Fattman’s death, the track's first fatality added to the Conococheague Speedway’s growing pains which stemmed from the track’s operation on Sundays in defiance of Maryland’s “Blue Laws.” “Blue Laws” common in many states at the time, could be traced back to colonial times banned sales of certain items and prohibited entertainment or leisure activities on Sundays, which was considered to be devoted to worship or rest.
The fatal accident was investigated by Maryland State Trooper Harold Basore who was on duty at the track at the time of the accident. Basore then met with Maryland State Attorney Martin Ingram who ruled that Fattman’s fatality was an “unavoidable accident,” while the local sheriff, Joe Baker, stated though he had received no sworn complaints, he wanted Sunday racing at Conococheague Speedway halted immediately.
In defiance of the Sheriff, the CSRA midgets returned to Conococheague Speedway for the 50-lap ‘Maryland Sweepstakes’ on Sunday October 17 and the 50-lap “Gold Cup” race on Sunday October 31 1948 with the same cars and drivers, which included Duris in “Kitty’s Offy,” with the exception of Al Shaffer who had moved into the cockpit of the ‘Lockington Offy.’
Through the 1949 racing season, Al Duris concentrated on running the Pennsylvania AAA and Speedway All-Star midget club circuits, which made weekly visits to the 3/8-mile Ebensburg Speedway, the ½-mile Heidelberg Raceway dirt oval in suburban Pittsburgh, the ¼-mile Hilltop Speedway near Lebanon, and Williams Grove Speedway. Duris had a successful 1949 season, as he won races at Williams Grove and Hilltop, led the All-Star points at mid-season, and during a stretch in June and July 1949, he notched five consecutive wins at Heidelberg Raceway.
1950 found Al Duris engaged to be married in October, and he continued to race frequently in Pennsylvania with an occasional foray to the Don Zeiter promoted Canfield (Ohio) Speedway. On July 21 1950 Duris traveled to take part in the AAA-sanctioned event at the 3/8-mile high 34-degree banked paved Cincinnati Race Bowl. Located in the suburban community of Evendale the track promised “wild competition” in pre-race newspaper advertisements.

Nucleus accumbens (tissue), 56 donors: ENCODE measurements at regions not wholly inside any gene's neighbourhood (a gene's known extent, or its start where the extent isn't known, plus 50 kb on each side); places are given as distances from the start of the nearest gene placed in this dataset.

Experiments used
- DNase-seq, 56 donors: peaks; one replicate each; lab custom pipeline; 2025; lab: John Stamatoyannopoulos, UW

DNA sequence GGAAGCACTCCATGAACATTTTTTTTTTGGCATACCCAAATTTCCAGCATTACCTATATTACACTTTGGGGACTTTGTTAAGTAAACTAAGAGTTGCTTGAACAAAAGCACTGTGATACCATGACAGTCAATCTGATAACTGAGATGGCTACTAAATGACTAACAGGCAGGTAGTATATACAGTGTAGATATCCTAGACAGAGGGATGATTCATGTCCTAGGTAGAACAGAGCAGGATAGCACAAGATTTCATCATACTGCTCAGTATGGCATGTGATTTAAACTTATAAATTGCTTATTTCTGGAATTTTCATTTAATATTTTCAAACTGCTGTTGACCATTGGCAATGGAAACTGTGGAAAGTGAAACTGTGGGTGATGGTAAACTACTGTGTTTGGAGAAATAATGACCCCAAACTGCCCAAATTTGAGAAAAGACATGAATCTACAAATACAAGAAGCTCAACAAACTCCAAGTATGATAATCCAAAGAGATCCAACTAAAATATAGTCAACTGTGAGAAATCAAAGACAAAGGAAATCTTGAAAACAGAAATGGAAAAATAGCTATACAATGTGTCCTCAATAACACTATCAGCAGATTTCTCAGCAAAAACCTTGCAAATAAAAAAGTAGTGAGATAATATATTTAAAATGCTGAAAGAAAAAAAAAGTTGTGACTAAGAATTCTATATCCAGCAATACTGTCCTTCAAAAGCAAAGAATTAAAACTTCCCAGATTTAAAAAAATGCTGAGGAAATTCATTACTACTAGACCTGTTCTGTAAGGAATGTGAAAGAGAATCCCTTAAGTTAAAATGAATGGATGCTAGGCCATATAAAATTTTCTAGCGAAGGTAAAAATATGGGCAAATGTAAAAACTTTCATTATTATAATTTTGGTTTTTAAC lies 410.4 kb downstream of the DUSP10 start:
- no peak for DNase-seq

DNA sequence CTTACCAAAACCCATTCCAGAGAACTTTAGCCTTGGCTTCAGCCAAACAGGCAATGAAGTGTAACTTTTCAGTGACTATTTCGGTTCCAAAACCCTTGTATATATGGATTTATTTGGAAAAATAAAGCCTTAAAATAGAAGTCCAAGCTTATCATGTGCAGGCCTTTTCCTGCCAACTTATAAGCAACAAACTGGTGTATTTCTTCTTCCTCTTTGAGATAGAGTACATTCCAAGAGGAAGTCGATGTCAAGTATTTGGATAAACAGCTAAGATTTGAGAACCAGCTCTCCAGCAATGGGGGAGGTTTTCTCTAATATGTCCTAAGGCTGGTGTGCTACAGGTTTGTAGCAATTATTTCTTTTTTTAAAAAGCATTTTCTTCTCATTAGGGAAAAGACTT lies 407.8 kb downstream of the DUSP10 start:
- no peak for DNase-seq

During one of the night’s races, the right rear wheel on Duris’ midget broke off, cleared the guardrail and an eight-foot high wire fence and then struck two boys seated in the sixth row in the grandstand. Duris brought his damaged midget car to a stop without further incident but James Karpe, 12, died at the adjacent Good Samaritan Hospital shortly after his arrival, while his 17 year old cousin Robert Ellis passed away six hours later on July 22 1950. A bystander in the infield, Erwin Hansell of Anderson Indiana, was struck by the flying wheel hub but suffered only minor injuries.
Less than a month later, Al Duris entered the AAA National championship midget race at the famed Milwaukee Mile in West Allis Wisconsin set for Sunday August 20 1950. This race would be Duris’ greatest challenge so far in his young career, as the field of 26 drivers included twelve men who during their careers would start the Indianapolis 500-mile race and three future ‘500’ winners - Bill Vukovich, Sam Hanks, and Jack McGrath.
At the drop of the green flag for the 100-lap feature, as the field entered turn one, Duris’ midget clipped the inner fence, swung across the track and struck the red #58 midget owned and driven by Ray Crawford, the grocer and World War 2 fighter ace from Alhambra California. After it hit Crawford’s car, Duris’ machine continued out of control across the track, through the outside fence, and then fell into the eight foot deep dry concrete bed of Honey Creek.
Duris’ midget landed upside down, burst into flames and burned in view of the 16,372 fans in the covered grandstand that included his 24-year old fiancée Lillian Parker. Crawford’s car also went into the fence during the accident and then Crawford suffered hand burns in an unsuccessful attempt to pull Al Duris from the burning vehicle.
Ray Crawford’s rescue efforts were in vain, however, and the dangerous post-war era of midget racing had claimed another victim. The race restarted after the accident scene was cleared and the fences repaired was won by Tony Bettenhausen in the #39 Eric Lund-owned Offenhauser midget in one hour and ten minutes over Chuck Stevenson.
All racing enthusiasts owe a debt of gratitude to racing pioneers like Duris, one of many young men who returned home from World War 2 and bravely raced in spite of the dangers and helped our sport grow. If you ever find yourself near Bedford, Ohio stop at the Bedford Cemetery and pay your respects to Al Duris.